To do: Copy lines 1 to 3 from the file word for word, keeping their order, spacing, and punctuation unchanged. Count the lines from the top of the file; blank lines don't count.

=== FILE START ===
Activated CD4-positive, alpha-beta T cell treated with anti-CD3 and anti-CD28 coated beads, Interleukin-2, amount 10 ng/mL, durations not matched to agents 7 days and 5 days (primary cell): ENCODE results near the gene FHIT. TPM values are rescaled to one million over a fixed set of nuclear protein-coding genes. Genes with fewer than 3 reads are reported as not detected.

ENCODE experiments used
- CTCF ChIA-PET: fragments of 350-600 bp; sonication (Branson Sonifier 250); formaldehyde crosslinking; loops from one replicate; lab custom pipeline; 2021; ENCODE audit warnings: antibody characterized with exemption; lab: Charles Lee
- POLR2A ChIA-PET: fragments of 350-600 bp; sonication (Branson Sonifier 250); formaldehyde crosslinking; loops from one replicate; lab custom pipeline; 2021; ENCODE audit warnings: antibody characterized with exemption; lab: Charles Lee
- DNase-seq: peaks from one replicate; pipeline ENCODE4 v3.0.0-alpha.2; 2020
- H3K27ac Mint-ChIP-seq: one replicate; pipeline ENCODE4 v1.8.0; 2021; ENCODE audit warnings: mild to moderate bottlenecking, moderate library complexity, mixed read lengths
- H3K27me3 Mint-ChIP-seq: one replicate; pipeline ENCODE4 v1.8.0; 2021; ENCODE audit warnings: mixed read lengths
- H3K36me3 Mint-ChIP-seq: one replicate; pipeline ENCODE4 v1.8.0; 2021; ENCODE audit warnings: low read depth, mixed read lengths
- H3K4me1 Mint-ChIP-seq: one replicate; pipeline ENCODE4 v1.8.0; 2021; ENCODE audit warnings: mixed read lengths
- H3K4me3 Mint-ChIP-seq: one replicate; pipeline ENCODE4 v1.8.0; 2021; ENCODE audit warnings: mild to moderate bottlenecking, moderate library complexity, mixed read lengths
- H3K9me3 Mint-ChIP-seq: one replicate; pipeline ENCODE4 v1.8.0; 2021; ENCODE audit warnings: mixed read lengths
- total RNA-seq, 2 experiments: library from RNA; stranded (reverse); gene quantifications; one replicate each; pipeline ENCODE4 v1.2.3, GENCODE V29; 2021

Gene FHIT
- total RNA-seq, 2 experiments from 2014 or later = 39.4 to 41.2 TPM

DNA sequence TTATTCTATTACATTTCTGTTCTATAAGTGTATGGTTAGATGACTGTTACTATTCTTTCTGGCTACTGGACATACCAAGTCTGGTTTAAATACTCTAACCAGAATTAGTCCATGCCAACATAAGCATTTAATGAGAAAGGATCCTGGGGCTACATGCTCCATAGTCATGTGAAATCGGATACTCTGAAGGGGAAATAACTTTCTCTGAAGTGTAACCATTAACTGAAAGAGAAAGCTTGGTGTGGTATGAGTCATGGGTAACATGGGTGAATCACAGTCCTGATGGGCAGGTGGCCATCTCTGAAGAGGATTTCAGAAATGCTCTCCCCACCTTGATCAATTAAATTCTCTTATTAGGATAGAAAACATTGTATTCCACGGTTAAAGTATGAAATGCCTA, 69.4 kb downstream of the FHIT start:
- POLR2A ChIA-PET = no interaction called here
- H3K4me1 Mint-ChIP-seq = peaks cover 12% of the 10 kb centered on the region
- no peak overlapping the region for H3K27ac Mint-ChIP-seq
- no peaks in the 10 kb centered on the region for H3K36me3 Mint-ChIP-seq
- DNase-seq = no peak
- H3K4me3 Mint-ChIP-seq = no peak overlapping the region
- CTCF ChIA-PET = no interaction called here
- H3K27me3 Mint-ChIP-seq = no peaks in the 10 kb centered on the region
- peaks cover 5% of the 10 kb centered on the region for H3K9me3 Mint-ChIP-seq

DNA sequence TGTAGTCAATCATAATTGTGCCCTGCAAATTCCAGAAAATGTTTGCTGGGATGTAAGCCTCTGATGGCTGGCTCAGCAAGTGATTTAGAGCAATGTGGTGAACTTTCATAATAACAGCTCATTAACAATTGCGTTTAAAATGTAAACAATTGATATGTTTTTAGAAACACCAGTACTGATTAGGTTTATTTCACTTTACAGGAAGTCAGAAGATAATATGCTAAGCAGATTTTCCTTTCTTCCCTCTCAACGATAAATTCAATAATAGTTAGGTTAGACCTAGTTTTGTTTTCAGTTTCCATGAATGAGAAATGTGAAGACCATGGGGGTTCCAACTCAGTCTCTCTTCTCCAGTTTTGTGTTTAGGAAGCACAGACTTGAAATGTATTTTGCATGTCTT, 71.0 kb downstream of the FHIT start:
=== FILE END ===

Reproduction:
Activated CD4-positive, alpha-beta T cell treated with anti-CD3 and anti-CD28 coated beads, Interleukin-2, amount 10 ng/mL, durations not matched to agents 7 days and 5 days (primary cell): ENCODE results near the gene FHIT. TPM values are rescaled to one million over a fixed set of nuclear protein-coding genes. Genes with fewer than 3 reads are reported as not detected.

ENCODE experiments used
- CTCF ChIA-PET: fragments of 350-600 bp; sonication (Branson Sonifier 250); formaldehyde crosslinking; loops from one replicate; lab custom pipeline; 2021; ENCODE audit warnings: antibody characterized with exemption; lab: Charles Lee